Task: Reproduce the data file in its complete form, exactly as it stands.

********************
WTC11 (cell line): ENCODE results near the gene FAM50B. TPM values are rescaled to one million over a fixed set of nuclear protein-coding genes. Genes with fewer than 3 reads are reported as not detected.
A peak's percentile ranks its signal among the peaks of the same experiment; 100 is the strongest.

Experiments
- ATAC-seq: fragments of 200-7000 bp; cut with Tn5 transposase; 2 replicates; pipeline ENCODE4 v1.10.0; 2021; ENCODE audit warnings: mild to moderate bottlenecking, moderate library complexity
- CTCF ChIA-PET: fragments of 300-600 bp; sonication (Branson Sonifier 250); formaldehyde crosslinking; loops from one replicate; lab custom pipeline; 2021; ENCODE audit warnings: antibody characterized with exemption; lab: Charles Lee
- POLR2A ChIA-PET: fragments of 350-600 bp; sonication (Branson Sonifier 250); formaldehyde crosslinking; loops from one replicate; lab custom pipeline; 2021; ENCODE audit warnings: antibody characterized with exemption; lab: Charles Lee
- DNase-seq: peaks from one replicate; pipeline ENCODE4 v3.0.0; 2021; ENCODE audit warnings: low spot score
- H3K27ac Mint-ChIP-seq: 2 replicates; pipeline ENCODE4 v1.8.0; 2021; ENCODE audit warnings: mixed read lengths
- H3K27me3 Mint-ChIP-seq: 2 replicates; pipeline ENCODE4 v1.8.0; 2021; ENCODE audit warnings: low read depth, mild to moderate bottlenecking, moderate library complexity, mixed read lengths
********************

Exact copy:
WTC11 (cell line): ENCODE results near the gene FAM50B. TPM values are rescaled to one million over a fixed set of nuclear protein-coding genes. Genes with fewer than 3 reads are reported as not detected.
A peak's percentile ranks its signal among the peaks of the same experiment; 100 is the strongest.

Experiments
- ATAC-seq: fragments of 200-7000 bp; cut with Tn5 transposase; 2 replicates; pipeline ENCODE4 v1.10.0; 2021; ENCODE audit warnings: mild to moderate bottlenecking, moderate library complexity
- CTCF ChIA-PET: fragments of 300-600 bp; sonication (Branson Sonifier 250); formaldehyde crosslinking; loops from one replicate; lab custom pipeline; 2021; ENCODE audit warnings: antibody characterized with exemption; lab: Charles Lee
- POLR2A ChIA-PET: fragments of 350-600 bp; sonication (Branson Sonifier 250); formaldehyde crosslinking; loops from one replicate; lab custom pipeline; 2021; ENCODE audit warnings: antibody characterized with exemption; lab: Charles Lee
- DNase-seq: peaks from one replicate; pipeline ENCODE4 v3.0.0; 2021; ENCODE audit warnings: low spot score
- H3K27ac Mint-ChIP-seq: 2 replicates; pipeline ENCODE4 v1.8.0; 2021; ENCODE audit warnings: mixed read lengths
- H3K27me3 Mint-ChIP-seq: 2 replicates; pipeline ENCODE4 v1.8.0; 2021; ENCODE audit warnings: low read depth, mild to moderate bottlenecking, moderate library complexity, mixed read lengths